15. I run into that sometimes, that Elka is in fact “just” a dog and can’t actually understand what I explain to her. One of the first times I remember running into this was when she accidentally killed a moth, and brought it to me, looking up at me with big liquid Disney eyes like “Why won’t it fly anymore?”

  16. Now that I work from home, I almost never have to leave my girl, except for short jaunts to the grocery store or out to dinner or maybe a quick visit with a friend or relative. That makes leaving her when we take the occasional vacation even more difficult, and I always wish I could make her understand that even though it’s going to seem like a very long time, Momma will always come back for her. I worry so much that for days, she just sits there thinking she’s been abandoned.

  17. When Moses was going through his spinal surgery, I so badly wished I could explain it to him – and then when he got home and couldn’t walk, I really wished I could’ve explained that, too. And, of course, that when we leave, we’ll always come back.

  18. Julie Blackwelder says:

    I see the other side of the leaving situation because I board and groom dogs. Most of them figure it out, especially if they come often.

    The owners get upset when I have the ones who get excited about coming and are reluctant to go home. One little tiny poodle I later found out was being abused and he got a new home, but the rest I think are just active and intelligent and are lonesome being an “only child” and have family leave every day for work, school, church or whatever. I think they look forward to coming to be part of my pack and like that I rarely leave for more than a short time, so crate/pen/playpen time is short.

    Rarely do I have dogs that get confined and/or leashed for most of the time they are with me. Most of them have free run of the house and the back yard. Some at home are never off leash and they LOVE my back yard (2/3 of an acre) and running with the pack.

    The really sad ones pine for days, and some won’t eat for a week. But, even those, if they stay ling enough, perk up and have a good time, but the excitement when their “children” or owners come to get them is indescribable. Some you can tell some thought they had been abandoned or their people had died.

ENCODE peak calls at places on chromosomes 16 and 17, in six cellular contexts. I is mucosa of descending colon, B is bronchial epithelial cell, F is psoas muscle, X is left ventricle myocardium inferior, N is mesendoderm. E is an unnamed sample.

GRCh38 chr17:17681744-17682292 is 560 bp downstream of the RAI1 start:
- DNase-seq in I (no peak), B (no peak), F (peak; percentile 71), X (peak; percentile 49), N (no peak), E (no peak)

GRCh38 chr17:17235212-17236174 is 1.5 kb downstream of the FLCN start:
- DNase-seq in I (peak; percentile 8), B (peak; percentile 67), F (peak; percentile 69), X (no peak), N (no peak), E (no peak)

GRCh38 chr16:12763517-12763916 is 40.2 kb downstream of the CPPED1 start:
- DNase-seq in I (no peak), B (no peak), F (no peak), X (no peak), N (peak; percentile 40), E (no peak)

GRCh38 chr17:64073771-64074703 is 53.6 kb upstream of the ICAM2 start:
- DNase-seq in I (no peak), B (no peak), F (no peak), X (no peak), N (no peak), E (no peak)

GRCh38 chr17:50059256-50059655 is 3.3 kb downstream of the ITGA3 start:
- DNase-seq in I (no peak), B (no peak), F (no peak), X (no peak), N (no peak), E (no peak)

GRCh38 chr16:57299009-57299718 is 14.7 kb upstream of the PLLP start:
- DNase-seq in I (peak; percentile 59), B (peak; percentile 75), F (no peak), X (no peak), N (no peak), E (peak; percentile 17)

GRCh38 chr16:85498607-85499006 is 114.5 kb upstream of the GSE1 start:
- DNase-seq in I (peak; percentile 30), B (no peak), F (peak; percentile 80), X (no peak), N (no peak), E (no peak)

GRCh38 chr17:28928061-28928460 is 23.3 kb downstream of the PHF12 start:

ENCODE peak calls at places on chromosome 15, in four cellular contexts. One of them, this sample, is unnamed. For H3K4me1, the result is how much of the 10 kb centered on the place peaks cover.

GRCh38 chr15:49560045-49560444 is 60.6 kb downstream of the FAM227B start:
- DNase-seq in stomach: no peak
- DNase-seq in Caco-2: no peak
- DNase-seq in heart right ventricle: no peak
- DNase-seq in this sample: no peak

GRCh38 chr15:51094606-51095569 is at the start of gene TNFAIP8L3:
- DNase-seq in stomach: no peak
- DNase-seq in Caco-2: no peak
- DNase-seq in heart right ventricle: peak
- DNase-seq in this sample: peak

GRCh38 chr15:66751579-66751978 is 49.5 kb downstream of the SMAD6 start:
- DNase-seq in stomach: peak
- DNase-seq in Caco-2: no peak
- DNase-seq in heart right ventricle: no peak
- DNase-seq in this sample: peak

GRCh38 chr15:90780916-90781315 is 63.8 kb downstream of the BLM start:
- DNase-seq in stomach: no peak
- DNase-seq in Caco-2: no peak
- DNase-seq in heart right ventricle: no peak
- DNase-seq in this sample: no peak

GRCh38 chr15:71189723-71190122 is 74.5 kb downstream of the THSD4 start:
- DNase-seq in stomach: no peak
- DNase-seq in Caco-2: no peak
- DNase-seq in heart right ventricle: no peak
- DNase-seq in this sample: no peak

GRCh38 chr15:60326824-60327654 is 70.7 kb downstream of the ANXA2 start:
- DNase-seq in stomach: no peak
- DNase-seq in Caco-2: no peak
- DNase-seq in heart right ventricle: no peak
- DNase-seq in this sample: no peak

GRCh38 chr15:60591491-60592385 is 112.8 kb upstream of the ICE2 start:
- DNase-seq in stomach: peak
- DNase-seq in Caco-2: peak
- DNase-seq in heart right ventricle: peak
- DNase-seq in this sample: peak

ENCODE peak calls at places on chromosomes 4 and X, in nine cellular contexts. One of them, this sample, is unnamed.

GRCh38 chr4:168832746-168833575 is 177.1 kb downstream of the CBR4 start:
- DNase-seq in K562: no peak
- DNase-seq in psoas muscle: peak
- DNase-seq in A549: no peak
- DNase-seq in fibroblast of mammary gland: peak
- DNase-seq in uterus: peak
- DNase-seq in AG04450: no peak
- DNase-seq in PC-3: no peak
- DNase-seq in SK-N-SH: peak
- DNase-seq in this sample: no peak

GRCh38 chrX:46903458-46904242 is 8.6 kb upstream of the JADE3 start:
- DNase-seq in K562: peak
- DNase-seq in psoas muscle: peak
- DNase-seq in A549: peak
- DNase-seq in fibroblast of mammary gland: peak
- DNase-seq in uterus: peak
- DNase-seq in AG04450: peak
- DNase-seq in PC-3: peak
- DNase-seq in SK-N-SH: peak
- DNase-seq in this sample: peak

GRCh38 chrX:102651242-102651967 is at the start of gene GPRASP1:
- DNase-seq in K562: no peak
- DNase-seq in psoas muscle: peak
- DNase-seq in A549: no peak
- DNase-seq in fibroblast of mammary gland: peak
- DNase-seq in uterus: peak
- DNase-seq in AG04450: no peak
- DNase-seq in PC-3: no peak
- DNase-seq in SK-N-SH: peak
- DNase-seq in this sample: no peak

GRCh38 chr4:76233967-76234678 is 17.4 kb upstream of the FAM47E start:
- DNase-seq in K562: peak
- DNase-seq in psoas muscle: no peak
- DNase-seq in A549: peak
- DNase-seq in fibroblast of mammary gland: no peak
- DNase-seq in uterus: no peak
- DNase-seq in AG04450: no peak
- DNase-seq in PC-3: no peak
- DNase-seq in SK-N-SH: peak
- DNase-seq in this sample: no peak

I can’t imagine how many times I have wished they could talk and tell me about their lives at home and how many times I have wished I could tell them that everything will be okay and they are safe with me and that family will be back.

  19. I wish that I could explain to my dogs that I am clipping their nails or cleaning their ears for their own good – not so that I can torture them!

  20. I wish I could explain to Scout that he is getting older and that is why it hurts him a little bit when he gets up and down. I wish I could explain to Teddy that he doesn’t need to be afraid of everything and everyone and that we will always be here for him and I wish we could tell Ash that she doesn’t have to be so clingy…that we will always love her! There is so much I wish I could tell all of my dogs. Wouldn’t it be great if they could understand us!

  21. I wish I could explain why I can’t spend every day with BD any more – and I want him to understand with all his heart that this isn’t his fault, I didn’t want to leave him….

  22. That 50 lb furball is welcome on my lap anytime! I’d love that kind of cuddling (I am so glad we ALL know the real context of this) from any furry angels. We didn’t do very well establishing boundaries with our dogs and visitors, so Freddy always ended up in a surprised guest’s lap. And they didn’t mind one bit.

  23. The one thing I wish I could have explained better to Alfie was when we moved over to the US and had to leave him in his crate for 14 hours while on the plane. Words can not describe how upset I felt when I left him at the check in, and how worried I felt every minute of that flight.

    I couldn’t explain to him that he would be alone for that long but that it would be okay, and that we would come and get him soon – The only thing I could do to prepare him for the flight was to make sure he was well exercised and crate trained.

    Being a tough cookie Alfie took it in his stride though, and all the crate training paid off – when we reached the US he simply stepped out of the crate, gave his humans a roooo and a kiss and went to find the nearest lamp post. I can only assume that his faith, love and trust in us kept him calm during the flight.